Over the past few years we’ve shot from skyscrapers, underwater, studios, mansions, helicopters, and everything above, below, and between. One of the most common questions we get is how to make real estate photography look good in tight spaces. This article, “Tips for Shooting in Tight Spaces” will go over three common tips to remember for the times when elbow room is limited, but the shoot is needed. Tiny homes are all the rage these days, right!
Light Tips: Shooting in Tight Spaces
One of the biggest issues we see with shooting in tight spaces is lighting. This can really be said for any environment or location, however, tight spaces REALLY need help from good lighting. If not, your shot could look like a dungeon rather than the ideal, comfortable, homey place that you have.
List of Tight Space Lighting Tips
- Open up the windows
- Shoot on a sunny day
- Turn on all the lights
- Open up your aperture
- Slow down your shutter
These are very basic. However, we know and have seen others struggle so much with the basics of lighting a tight space, that we have this as number one on our list.
High Corner Angle Shots
This is a little trickier, but definitely something to remember. Shoot from the longest corner in the room. If you are in an 8′ x 12′ room, pick the corner that shows the expanse of the room. Shoot from high up in the corner and get the length of the room. Although no one will ever be in that corner, this technique still allows for showing the size and scale of the room. There is always a temptation to use a fish eye lens. However, we avoid them, as the distortion from a wide lens breaks the honesty barrier.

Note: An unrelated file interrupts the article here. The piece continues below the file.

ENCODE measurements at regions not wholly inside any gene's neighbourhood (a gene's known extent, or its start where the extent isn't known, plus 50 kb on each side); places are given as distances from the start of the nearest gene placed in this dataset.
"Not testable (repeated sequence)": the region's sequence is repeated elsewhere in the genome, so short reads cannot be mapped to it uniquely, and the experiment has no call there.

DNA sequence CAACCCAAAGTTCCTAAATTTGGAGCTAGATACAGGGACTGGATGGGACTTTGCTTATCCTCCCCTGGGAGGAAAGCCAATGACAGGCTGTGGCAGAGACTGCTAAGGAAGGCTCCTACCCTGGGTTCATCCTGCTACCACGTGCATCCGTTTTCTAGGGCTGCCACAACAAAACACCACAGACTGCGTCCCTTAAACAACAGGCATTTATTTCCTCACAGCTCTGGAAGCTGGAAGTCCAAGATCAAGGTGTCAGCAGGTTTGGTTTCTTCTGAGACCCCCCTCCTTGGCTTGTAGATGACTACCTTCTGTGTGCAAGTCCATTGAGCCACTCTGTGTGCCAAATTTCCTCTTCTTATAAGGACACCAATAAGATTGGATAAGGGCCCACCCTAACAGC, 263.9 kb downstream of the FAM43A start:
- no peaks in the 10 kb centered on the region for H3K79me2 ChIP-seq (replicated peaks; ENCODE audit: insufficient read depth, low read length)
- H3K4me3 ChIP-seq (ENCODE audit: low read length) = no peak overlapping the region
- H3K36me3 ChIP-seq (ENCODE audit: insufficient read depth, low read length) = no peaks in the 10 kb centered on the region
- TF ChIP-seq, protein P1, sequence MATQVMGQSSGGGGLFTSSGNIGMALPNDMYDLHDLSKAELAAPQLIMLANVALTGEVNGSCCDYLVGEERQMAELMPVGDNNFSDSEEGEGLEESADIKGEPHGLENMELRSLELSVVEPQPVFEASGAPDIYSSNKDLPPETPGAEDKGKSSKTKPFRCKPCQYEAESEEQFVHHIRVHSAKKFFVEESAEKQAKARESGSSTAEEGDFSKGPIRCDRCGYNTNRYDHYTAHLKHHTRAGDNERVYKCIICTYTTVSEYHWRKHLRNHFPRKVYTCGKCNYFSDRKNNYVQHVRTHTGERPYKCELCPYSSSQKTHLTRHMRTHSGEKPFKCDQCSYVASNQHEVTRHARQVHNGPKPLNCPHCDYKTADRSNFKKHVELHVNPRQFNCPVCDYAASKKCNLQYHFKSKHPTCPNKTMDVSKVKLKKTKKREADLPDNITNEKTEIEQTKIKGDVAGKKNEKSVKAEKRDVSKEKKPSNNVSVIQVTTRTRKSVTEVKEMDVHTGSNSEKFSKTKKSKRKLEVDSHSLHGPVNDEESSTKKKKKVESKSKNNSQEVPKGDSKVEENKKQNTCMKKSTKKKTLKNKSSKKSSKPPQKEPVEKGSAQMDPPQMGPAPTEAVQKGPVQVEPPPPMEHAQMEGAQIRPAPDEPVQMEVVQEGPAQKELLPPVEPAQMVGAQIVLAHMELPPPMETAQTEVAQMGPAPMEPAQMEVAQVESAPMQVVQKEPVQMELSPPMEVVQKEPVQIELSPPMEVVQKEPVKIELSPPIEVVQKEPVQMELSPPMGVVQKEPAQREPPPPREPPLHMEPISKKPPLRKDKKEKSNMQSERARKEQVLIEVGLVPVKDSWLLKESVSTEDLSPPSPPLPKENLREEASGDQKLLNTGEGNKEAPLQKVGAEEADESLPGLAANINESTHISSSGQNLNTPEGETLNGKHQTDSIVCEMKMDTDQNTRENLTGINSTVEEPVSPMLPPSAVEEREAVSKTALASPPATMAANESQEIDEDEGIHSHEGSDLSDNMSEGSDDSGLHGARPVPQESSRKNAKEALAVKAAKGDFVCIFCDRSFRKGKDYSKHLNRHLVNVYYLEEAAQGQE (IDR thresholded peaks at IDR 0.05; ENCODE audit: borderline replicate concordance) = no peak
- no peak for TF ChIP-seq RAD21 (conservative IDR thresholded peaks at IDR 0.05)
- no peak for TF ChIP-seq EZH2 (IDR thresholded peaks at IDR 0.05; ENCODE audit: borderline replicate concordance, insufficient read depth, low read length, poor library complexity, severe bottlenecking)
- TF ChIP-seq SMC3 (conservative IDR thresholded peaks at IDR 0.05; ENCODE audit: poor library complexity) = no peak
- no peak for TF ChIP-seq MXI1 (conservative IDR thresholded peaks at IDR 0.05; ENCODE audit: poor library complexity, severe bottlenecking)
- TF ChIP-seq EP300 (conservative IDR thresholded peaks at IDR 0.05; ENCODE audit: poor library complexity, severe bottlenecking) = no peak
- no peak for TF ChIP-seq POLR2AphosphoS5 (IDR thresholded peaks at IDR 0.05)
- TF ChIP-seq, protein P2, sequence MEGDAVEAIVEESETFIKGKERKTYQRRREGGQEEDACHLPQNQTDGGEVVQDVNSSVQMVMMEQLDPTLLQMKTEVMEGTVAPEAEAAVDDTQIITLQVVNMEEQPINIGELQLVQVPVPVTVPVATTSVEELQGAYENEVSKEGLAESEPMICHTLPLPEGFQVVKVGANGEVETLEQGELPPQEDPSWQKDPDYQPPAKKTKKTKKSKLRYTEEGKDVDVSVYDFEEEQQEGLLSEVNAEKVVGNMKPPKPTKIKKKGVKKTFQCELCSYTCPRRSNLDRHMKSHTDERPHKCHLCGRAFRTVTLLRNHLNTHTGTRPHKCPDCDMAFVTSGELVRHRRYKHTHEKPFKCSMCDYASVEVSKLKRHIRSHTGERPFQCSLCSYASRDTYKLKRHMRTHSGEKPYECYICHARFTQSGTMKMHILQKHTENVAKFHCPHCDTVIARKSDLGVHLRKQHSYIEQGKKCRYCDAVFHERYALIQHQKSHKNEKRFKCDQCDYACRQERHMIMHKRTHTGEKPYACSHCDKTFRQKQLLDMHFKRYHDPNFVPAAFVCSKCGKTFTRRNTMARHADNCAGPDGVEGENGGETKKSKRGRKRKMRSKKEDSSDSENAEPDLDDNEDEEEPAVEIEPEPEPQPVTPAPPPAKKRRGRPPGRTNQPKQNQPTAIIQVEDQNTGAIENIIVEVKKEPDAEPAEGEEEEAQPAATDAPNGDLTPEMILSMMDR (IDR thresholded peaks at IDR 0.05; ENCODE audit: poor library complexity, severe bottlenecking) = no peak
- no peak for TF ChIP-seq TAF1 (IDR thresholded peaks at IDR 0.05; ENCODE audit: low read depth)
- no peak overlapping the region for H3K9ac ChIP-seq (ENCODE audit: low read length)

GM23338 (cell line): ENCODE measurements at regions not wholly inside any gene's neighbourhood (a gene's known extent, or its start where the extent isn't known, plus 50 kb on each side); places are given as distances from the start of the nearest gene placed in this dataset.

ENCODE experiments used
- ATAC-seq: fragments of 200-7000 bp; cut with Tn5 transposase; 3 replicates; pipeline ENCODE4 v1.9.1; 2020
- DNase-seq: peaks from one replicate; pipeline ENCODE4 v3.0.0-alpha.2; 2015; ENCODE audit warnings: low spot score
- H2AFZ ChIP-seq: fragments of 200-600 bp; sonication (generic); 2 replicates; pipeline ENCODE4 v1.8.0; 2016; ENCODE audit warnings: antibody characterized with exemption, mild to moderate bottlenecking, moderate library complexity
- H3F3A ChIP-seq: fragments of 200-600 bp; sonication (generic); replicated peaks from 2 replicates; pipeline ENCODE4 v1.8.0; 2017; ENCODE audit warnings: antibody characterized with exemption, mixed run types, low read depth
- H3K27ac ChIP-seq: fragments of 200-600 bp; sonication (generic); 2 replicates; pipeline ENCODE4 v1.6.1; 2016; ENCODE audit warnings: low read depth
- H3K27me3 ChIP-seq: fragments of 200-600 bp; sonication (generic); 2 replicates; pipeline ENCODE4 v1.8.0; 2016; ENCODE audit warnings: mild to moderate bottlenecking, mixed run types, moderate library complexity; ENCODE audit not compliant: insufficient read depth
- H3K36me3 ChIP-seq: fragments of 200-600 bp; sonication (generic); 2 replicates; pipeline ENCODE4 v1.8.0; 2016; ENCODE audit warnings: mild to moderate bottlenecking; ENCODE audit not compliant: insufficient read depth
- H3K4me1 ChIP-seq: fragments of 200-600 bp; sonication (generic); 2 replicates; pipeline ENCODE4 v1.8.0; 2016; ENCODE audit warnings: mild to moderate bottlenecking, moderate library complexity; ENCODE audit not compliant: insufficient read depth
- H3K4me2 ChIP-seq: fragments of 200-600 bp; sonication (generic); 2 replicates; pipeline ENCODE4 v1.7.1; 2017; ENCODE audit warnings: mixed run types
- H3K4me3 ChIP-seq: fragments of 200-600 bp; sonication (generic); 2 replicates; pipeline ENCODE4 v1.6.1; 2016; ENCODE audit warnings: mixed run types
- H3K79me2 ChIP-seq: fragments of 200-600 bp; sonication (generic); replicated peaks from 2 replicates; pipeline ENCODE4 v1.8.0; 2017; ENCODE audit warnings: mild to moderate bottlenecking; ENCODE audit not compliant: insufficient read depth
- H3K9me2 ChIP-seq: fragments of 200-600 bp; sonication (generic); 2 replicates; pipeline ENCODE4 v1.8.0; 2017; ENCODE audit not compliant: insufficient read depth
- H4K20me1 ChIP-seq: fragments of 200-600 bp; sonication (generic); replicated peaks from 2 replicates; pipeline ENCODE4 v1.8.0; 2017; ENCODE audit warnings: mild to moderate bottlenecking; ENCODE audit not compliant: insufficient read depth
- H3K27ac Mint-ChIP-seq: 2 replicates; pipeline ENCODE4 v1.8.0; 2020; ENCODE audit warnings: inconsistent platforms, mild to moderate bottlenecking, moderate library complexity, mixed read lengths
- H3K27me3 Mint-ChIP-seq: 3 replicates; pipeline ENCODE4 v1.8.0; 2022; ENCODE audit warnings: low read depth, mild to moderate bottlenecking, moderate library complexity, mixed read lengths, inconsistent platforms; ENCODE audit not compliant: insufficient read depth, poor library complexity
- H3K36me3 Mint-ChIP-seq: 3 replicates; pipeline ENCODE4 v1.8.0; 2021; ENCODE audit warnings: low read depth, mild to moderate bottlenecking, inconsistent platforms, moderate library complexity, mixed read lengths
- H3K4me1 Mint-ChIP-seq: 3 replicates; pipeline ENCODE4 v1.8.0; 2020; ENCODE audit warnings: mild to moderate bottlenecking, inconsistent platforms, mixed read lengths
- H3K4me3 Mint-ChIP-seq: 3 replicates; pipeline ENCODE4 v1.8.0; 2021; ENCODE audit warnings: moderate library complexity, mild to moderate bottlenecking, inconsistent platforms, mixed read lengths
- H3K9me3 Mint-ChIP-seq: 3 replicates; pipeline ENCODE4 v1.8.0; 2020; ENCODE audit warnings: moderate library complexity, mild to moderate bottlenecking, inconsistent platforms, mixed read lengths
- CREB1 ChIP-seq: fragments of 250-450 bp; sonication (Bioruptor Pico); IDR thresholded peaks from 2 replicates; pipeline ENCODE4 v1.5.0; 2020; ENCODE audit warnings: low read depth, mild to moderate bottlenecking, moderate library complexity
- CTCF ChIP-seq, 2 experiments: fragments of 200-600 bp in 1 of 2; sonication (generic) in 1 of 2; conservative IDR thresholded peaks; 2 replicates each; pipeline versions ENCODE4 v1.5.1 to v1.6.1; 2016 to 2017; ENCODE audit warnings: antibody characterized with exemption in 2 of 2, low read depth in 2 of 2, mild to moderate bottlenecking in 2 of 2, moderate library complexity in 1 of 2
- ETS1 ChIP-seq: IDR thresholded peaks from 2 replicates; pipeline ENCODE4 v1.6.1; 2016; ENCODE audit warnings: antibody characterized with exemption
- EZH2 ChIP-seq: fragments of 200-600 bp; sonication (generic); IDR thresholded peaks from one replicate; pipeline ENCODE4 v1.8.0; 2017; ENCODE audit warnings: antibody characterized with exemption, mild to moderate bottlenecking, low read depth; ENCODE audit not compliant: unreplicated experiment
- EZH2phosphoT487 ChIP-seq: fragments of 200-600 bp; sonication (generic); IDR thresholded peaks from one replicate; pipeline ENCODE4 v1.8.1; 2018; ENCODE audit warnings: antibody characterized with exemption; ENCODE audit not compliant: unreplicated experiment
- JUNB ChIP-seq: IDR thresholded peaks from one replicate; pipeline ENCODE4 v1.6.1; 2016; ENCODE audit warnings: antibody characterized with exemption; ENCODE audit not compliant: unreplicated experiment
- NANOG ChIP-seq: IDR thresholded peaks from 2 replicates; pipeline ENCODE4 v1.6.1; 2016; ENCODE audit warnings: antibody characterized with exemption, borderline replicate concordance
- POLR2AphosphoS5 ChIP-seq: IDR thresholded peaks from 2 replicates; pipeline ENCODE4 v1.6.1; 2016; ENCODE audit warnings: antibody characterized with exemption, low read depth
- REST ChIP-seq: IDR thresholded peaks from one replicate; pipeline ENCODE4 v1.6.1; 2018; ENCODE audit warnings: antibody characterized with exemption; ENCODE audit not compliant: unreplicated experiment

This is simply the line you have to draw as a photographer when shooting to make something look authentic and true. Some lenses can do an incredible job on making a 10′ x 8′ room look like it is a cavernous auditorium. Is that fair? Be honest and representative of the tight space you are shooting.
List of High Corner Angle Shots
- Shoot the length of the room
- Either use a tripod or a trigger release to capture the best shot
- If you have a fisheye use it, but use it sparingly
Shooting in Tight Spaces Requires Attention to Detail
Lastly, pay attention to what you are shooting. It’s embarrassing that we even have to write that… but in this world of instant everything… take a breath. Look at what you are going to shoot first. How can you best tell the story to someone who isn’t there? Shooting with a 256GB card and the best lenses do nothing for those who view a poorly thought shot. Take your time. This will save you time.
Top Attention to Detail Tips for Shooting in Tight Spaces
- How will this crop? Ask this question to yourself! It’s better to shoot wider than too tight. Cropping is good for the soul.
- Make the bed! This goes for staging across the board, but cleaning up things before you shoot is much easier than going wild in photoshop.
- Does this room look better vertical or horizontal? This is where shooting both is fine.
Final thoughts on Shooting in Tight Spaces
Digital has spoiled us. Remember, just because you have unlimited memory cards you still have to practice the principles of design to save yourself time. Take the extra 10 minutes to walk the location (or even better PRE-SCOUT!), stage the shot, and check the lighting. This can save you potentially hours in post. Be efficient with your time and feel free to chime with more tips. We could come up with hundreds, but these seem to be the most egregious mistakes we see.